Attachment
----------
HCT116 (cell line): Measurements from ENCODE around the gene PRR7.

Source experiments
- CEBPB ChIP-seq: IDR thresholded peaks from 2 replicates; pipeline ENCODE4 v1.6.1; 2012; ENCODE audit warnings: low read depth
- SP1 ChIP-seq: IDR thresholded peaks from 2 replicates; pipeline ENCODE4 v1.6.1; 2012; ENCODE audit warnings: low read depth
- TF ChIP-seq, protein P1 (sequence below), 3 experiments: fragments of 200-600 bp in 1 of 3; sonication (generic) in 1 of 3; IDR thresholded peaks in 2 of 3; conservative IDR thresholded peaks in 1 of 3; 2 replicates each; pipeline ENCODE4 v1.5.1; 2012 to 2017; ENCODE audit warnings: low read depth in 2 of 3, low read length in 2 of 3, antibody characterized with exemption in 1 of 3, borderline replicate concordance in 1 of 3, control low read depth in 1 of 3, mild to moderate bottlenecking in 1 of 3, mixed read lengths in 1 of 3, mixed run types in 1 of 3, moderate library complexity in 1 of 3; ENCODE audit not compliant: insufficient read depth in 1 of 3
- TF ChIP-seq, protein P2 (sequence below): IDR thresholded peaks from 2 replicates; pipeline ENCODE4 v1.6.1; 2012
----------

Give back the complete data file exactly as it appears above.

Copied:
HCT116 (cell line): Measurements from ENCODE around the gene PRR7.

Source experiments
- CEBPB ChIP-seq: IDR thresholded peaks from 2 replicates; pipeline ENCODE4 v1.6.1; 2012; ENCODE audit warnings: low read depth
- SP1 ChIP-seq: IDR thresholded peaks from 2 replicates; pipeline ENCODE4 v1.6.1; 2012; ENCODE audit warnings: low read depth
- TF ChIP-seq, protein P1 (sequence below), 3 experiments: fragments of 200-600 bp in 1 of 3; sonication (generic) in 1 of 3; IDR thresholded peaks in 2 of 3; conservative IDR thresholded peaks in 1 of 3; 2 replicates each; pipeline ENCODE4 v1.5.1; 2012 to 2017; ENCODE audit warnings: low read depth in 2 of 3, low read length in 2 of 3, antibody characterized with exemption in 1 of 3, borderline replicate concordance in 1 of 3, control low read depth in 1 of 3, mild to moderate bottlenecking in 1 of 3, mixed read lengths in 1 of 3, mixed run types in 1 of 3, moderate library complexity in 1 of 3; ENCODE audit not compliant: insufficient read depth in 1 of 3
- TF ChIP-seq, protein P2 (sequence below): IDR thresholded peaks from 2 replicates; pipeline ENCODE4 v1.6.1; 2012